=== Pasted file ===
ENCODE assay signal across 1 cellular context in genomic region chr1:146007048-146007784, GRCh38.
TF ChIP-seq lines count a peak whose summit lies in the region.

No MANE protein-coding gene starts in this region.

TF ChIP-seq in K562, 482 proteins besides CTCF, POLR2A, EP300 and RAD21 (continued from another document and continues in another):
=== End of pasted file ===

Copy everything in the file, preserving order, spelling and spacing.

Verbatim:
ENCODE assay signal across 1 cellular context in genomic region chr1:146007048-146007784, GRCh38.
TF ChIP-seq lines count a peak whose summit lies in the region.

No MANE protein-coding gene starts in this region.

TF ChIP-seq in K562, 482 proteins besides CTCF, POLR2A, EP300 and RAD21 (continued from another document and continues in another):